Brush and palette knife in hand, Jane Faudree reflects her love of nature and passion for visual art. Painting under the influence of French and American impressionists, combined with classical instruction, Faudree captures life and all its beautiful scenes on canvas. Her award-winning art draws inspiration from around the world; yet, always finds its way home to North Carolina. This Thursday, March 12, her work will be featured at the Spectrum Gallery, with an opening reception featuring live music, as viewers take in the latest display of art.
“Anything beautiful attracts me, but something unusual is more interesting to paint,” Faudree says. “I love shadows and strong light on a subject. Most recently, I have been painting steps: old brick steps, leading to houses in downtown Wilmington, steps at Duke Gardens, in Maine when I was visiting a friend recently, or [from] wherever I happen to be. Someone, who was healing from a recent divorce, bought one of my step paintings. He told me that it represented his ascension into his new life.”
Faudree’s love affair with art started young. Whether it was doodling on the corners of paper in school, drawing over report cards in crayon or sketching her classmates, she was obsessed. It wasn’t until she took some classes in high school that she was able to apply paint to canvas. She was hooked instantly.
Growing up, she was enthralled with artists like Renoir. A few years ago she met contemporary artist John Carroll Doyle in Charleston and immediately fell in love with his luminous work. From there a love of contemporary art spawned. Kevin McPherson, Camille Prezwodek and James Kerr are a few of her favorites.
“I loved music, too, and had studied voice and piano for a while, but my desire was always to study art in college, not music,” Faudree says. “My father had other plans, though (for me to study music), and he, eventually, won out. It wasn’t until later I had the chance to study with some phenomenal master painters. The first was Luana Luconi Winner. She’s known for her amazing portraits, but she paints almost anything. I learned so much from her, working with both pastels and oil. I’ve also studied with Camille Prezwodek and was a student of Henry Henche, Richard McDaniel, Rick McClure and many others. I gleaned whatever I could from each teacher. I think it’s important to have your own style though, so I never tried to copy my teachers. I took what made sense to me and built on it.”
Her first big break came in the midst of a faux pas. She walked into the Beaufort Fine Art Gallery, without an appointment, and showed her work to the owner, Lee Dellinger. Fortunately, Dellinger loved her work and started representing Faudree at the gallery. Afterward, the doors just kept opening.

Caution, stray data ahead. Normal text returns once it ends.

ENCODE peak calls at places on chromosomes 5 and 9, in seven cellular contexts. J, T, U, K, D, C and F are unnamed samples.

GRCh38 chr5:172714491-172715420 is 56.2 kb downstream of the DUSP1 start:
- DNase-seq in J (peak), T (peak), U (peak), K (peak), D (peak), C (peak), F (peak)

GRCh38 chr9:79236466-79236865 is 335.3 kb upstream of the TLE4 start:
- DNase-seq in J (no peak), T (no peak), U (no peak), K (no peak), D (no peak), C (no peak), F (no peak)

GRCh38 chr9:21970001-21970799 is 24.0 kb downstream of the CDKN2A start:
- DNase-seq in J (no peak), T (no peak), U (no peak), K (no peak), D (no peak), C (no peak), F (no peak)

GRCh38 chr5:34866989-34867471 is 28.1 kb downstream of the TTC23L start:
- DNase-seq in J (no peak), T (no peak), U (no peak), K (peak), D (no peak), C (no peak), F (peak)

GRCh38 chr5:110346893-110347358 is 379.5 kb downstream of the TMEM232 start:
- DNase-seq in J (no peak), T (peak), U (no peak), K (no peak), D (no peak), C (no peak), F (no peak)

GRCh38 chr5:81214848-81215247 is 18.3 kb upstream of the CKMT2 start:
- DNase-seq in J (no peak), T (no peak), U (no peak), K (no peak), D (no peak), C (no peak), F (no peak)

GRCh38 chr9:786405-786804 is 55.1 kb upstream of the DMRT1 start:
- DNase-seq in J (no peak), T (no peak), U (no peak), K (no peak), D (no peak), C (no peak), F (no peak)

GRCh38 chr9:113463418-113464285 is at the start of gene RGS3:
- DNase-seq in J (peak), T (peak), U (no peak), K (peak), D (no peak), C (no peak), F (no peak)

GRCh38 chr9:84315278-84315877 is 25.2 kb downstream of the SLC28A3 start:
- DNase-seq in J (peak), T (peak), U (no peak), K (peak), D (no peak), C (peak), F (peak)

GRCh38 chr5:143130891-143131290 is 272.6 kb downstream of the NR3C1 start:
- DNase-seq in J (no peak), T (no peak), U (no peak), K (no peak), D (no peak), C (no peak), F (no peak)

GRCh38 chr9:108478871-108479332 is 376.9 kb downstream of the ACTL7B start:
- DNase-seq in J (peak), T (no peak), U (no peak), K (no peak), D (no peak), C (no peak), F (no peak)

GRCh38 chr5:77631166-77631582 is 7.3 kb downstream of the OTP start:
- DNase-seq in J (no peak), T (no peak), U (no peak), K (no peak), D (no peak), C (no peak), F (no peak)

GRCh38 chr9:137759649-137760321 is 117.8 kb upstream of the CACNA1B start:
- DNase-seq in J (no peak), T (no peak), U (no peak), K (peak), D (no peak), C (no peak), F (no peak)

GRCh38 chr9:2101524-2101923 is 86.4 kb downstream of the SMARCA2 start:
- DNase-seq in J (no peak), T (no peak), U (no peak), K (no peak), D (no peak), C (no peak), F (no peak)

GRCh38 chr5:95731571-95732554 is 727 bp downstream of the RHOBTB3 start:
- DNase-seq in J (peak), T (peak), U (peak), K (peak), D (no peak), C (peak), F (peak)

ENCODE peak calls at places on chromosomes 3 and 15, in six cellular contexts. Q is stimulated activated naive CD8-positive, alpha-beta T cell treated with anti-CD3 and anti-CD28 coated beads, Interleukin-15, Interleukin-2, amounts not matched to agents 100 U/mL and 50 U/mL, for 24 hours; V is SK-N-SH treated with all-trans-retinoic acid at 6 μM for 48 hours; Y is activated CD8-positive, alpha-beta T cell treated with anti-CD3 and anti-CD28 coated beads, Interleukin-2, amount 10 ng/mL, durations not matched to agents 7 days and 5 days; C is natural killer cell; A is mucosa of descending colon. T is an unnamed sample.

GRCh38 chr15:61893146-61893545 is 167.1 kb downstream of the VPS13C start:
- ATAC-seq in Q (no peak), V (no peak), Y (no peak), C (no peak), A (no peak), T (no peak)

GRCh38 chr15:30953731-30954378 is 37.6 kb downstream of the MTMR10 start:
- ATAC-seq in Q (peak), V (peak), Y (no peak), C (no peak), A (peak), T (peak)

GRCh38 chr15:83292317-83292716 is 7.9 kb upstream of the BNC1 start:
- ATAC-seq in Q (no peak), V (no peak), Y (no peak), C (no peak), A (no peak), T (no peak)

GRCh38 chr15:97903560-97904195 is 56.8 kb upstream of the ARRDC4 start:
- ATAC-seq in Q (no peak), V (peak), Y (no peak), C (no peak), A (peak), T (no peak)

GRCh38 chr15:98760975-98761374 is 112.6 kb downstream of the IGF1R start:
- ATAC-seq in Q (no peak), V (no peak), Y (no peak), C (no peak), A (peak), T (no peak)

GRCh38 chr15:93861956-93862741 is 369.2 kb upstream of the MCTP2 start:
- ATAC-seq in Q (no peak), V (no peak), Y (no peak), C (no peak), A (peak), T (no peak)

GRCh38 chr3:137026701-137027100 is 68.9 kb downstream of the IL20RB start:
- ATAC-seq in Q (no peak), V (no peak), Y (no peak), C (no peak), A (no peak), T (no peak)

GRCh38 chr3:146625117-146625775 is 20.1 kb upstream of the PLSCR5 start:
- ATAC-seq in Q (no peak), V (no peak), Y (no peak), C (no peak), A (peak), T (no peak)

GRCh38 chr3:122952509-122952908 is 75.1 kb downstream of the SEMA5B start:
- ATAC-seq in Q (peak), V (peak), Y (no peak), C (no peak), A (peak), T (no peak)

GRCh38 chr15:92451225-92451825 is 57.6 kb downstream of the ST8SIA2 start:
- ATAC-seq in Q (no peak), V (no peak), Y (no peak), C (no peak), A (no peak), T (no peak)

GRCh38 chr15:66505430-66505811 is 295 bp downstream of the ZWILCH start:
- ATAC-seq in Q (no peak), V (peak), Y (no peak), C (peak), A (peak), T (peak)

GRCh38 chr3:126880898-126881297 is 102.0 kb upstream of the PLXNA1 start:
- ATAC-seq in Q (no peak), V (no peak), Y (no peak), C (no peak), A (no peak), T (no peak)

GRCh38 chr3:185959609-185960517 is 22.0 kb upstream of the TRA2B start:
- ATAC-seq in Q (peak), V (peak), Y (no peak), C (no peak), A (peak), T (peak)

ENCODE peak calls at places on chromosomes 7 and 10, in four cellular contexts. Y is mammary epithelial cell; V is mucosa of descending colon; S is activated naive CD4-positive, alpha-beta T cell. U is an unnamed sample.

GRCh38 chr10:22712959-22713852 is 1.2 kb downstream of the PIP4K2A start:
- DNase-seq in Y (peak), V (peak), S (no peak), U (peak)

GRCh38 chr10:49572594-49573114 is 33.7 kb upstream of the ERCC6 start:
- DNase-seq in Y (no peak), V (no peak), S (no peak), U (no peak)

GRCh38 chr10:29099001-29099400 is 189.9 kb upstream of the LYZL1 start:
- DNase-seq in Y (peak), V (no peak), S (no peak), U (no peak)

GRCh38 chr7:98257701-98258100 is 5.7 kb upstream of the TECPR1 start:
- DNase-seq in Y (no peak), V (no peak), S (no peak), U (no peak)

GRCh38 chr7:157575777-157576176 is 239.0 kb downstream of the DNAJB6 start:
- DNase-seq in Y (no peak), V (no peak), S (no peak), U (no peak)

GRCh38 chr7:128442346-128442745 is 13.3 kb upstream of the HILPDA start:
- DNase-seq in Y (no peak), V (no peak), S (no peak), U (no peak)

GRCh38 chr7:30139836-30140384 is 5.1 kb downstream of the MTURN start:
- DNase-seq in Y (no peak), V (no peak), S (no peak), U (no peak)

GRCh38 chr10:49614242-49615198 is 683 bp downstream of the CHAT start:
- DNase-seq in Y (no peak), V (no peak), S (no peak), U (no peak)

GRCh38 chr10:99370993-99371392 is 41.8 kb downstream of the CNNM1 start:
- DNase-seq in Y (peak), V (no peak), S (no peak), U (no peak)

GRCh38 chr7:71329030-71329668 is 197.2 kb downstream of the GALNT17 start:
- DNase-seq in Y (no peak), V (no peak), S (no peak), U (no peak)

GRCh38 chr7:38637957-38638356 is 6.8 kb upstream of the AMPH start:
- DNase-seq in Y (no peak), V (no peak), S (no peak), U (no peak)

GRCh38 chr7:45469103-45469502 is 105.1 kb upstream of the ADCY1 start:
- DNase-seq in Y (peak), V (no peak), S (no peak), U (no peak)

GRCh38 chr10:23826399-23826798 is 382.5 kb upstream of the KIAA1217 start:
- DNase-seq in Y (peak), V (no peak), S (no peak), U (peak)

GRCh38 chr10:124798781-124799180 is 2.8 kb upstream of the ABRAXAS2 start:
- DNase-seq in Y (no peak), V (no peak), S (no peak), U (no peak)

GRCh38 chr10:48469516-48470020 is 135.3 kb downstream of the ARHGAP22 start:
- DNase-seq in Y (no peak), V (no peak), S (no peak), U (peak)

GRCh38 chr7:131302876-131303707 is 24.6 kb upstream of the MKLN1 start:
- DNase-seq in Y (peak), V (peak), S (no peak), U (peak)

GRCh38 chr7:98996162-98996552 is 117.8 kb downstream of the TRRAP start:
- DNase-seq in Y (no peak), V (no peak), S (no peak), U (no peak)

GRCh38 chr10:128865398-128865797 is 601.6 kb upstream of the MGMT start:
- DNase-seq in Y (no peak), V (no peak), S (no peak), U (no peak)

“I have been extremely blessed, so I guess this is just what I am supposed to be doing,” she says. “And might I add, I absolutely love it! In my art, whatever excited me about the subject is what I want to show in rendering the painting. I want the viewer to feel something when they see my work. I want them to experience beauty—or to be thoughtful about something profound that it ignites in their soul.”
Faudree lived in Raleigh for 26 years before she migrated to Wilmington 15 years ago. It was the water that drew her closer to the coast. With the ocean, river, Intracoastal Waterway, and Greenfield Lake just down the street, Faudree is never without inspiration for her newest canvases. It’s not just our town’s scenic, natural beauty that makes her happy. She also revels in downtown Wilmington’s unique atmosphere of architecture, boats, sidewalk scenes, and people. It doesn’t get much better for the native.
“Being from North Carolina, I have so many memories of road trips visiting my grandparents near the Virginia border in their home among acres and acres of farmland,” Faudree tells. “There were ponds, orchards, cows, chickens, pigs, and did I say tobacco? One of the paintings in the current show at Spectrum is called ‘Tobacco Road.’ It’s reminiscent of not only Franklin County where my grandparents lived, but Pitt County where I was born.”
Faudree has found Wilmington to be a vital and exciting place to be as a painter. She connected with the Wilmington Art Association’s numerous artists and even served as hostess chairman. “Volunteering is a great way to meet other artists and get involved,” Faudree says. “After a Rick McClure workshop, Christine Bosna Farley and I put our heads together and formed a plein-air group for a couple years where we painted outdoors. I used to email everyone, and we would meet and just paint around Wilmington. Thomas Herrera-Mishler used to let us paint at Airlie Gardens without charge, but that was a while ago. Lately, I just tag along with some artist friends, and let them do all the planning.”
For the March 12 reception, Faudree will showcase paintings inspired by natural beauty, including an Italian garden, two oceanscapes, one of Greenfield Lake, a downtown vignette, complete with the steps she has been painting recently. As well, she will have her “Tobacco Road” piece, “Ethel” the cow, and several more works that she’s keeping a surprise. Most of the paintings are oil, but one is acrylic and another is pastel. The gallery promises to be an eclectic show of Faudree’s talent.
Paintings by Jane Faudree
1125 Military Cutoff Rd.
Hangs through March
Hours: Mon.-Wed. and Fri. -Sat., 11 a.m. – 5 p.m.; Thurs., 11 a.m. – 8 p.m.